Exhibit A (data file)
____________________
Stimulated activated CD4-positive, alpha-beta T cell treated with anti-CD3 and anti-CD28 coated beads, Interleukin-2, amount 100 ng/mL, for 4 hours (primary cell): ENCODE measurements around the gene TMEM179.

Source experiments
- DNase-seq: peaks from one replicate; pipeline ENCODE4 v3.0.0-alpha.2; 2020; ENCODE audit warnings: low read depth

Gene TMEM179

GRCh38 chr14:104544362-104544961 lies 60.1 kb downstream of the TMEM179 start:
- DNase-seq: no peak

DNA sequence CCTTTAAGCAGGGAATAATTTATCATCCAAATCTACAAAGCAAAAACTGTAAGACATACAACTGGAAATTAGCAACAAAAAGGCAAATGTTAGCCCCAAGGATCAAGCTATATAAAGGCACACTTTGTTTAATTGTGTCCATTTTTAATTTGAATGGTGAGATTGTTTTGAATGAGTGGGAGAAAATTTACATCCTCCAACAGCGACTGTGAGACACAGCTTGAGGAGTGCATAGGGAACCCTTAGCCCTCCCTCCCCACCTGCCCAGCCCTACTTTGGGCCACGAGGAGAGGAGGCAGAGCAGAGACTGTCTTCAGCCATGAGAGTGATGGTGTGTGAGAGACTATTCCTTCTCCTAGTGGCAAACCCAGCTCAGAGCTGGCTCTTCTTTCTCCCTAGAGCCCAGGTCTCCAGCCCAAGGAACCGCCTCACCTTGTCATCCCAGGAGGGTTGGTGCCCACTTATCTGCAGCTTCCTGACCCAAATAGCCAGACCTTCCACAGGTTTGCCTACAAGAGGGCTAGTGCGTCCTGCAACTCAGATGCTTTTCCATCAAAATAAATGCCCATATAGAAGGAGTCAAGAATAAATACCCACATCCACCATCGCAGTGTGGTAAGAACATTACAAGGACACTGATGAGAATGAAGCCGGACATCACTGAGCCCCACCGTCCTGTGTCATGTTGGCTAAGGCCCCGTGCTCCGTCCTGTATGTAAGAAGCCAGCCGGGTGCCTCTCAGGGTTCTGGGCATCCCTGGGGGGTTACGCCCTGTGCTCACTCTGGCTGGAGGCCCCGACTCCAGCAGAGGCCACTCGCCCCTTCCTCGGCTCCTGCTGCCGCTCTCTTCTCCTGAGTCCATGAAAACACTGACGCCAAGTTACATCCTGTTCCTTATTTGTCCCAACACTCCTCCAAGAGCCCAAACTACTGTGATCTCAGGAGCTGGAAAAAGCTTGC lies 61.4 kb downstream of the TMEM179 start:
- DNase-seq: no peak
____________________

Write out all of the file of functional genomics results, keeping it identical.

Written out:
Stimulated activated CD4-positive, alpha-beta T cell treated with anti-CD3 and anti-CD28 coated beads, Interleukin-2, amount 100 ng/mL, for 4 hours (primary cell): ENCODE measurements around the gene TMEM179.

Source experiments
- DNase-seq: peaks from one replicate; pipeline ENCODE4 v3.0.0-alpha.2; 2020; ENCODE audit warnings: low read depth

Gene TMEM179

GRCh38 chr14:104544362-104544961 lies 60.1 kb downstream of the TMEM179 start:
- DNase-seq: no peak

DNA sequence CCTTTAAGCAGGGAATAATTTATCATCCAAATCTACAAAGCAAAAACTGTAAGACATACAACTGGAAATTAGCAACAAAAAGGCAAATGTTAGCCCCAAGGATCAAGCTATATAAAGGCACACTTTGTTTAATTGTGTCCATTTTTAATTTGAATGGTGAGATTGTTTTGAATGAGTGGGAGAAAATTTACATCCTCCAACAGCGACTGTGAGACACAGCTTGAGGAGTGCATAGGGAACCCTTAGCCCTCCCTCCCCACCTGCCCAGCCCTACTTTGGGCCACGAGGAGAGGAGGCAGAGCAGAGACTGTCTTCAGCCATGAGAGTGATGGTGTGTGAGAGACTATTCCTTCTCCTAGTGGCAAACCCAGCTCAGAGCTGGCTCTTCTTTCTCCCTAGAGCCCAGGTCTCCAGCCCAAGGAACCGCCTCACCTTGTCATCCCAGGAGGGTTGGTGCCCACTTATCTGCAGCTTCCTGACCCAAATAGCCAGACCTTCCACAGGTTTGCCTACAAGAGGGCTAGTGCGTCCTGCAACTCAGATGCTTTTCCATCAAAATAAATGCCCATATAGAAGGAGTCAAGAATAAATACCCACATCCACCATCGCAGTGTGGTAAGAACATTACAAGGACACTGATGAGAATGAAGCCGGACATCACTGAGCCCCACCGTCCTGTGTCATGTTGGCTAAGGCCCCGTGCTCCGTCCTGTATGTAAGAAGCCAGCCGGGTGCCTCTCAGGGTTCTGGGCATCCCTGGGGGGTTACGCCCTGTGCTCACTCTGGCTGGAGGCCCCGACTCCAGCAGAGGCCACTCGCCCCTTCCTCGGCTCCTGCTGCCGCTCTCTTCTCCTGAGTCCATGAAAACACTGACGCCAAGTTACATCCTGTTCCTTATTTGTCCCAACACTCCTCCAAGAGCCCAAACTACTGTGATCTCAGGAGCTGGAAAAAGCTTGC lies 61.4 kb downstream of the TMEM179 start:
- DNase-seq: no peak